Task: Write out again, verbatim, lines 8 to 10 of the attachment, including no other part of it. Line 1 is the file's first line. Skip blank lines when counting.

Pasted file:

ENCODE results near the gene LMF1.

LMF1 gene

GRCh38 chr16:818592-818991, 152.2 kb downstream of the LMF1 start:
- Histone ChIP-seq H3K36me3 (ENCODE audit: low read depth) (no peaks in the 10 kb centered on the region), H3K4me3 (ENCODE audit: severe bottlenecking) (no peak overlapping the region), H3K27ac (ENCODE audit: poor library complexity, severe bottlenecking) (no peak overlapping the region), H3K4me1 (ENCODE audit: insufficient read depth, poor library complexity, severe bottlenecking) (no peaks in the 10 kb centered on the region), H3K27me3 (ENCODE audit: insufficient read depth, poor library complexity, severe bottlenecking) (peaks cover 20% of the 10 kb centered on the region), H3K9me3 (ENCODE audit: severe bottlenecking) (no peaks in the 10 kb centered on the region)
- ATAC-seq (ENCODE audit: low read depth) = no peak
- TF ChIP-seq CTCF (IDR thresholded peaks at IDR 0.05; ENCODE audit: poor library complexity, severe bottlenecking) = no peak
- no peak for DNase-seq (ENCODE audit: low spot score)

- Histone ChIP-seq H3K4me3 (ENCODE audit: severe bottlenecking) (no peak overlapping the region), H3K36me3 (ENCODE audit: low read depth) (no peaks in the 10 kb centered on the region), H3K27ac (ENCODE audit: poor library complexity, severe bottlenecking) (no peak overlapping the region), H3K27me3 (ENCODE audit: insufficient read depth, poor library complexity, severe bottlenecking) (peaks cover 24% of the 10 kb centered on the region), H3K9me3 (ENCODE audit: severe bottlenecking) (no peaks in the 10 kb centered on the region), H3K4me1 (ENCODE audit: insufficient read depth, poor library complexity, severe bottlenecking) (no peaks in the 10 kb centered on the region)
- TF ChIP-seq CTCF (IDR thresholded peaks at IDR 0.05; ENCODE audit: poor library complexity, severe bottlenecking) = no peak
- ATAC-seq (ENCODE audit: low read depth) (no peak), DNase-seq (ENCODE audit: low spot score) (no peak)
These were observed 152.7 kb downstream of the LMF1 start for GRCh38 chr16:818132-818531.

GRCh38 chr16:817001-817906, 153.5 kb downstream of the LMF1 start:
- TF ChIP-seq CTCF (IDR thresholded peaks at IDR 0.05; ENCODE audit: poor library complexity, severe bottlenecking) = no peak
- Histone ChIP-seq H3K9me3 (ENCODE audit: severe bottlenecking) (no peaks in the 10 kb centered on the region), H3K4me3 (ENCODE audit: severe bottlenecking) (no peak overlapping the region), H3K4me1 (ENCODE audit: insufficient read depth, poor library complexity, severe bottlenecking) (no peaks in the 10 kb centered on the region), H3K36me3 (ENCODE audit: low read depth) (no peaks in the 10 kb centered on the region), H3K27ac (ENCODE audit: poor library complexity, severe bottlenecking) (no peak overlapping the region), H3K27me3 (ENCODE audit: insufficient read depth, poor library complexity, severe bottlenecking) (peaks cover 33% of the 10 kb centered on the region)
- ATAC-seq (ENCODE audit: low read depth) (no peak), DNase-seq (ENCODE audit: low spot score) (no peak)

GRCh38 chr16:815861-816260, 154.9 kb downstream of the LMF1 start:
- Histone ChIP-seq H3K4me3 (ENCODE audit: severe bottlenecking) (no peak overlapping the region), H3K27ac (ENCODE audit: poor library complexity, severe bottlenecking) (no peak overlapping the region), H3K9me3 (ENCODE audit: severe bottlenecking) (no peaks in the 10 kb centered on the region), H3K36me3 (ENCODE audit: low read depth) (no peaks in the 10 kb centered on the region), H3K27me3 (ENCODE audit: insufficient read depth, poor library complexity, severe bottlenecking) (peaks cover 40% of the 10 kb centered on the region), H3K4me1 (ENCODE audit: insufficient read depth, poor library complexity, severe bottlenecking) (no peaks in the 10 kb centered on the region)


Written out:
- Histone ChIP-seq H3K4me3 (ENCODE audit: severe bottlenecking) (no peak overlapping the region), H3K36me3 (ENCODE audit: low read depth) (no peaks in the 10 kb centered on the region), H3K27ac (ENCODE audit: poor library complexity, severe bottlenecking) (no peak overlapping the region), H3K27me3 (ENCODE audit: insufficient read depth, poor library complexity, severe bottlenecking) (peaks cover 24% of the 10 kb centered on the region), H3K9me3 (ENCODE audit: severe bottlenecking) (no peaks in the 10 kb centered on the region), H3K4me1 (ENCODE audit: insufficient read depth, poor library complexity, severe bottlenecking) (no peaks in the 10 kb centered on the region)
- TF ChIP-seq CTCF (IDR thresholded peaks at IDR 0.05; ENCODE audit: poor library complexity, severe bottlenecking) = no peak
- ATAC-seq (ENCODE audit: low read depth) (no peak), DNase-seq (ENCODE audit: low spot score) (no peak)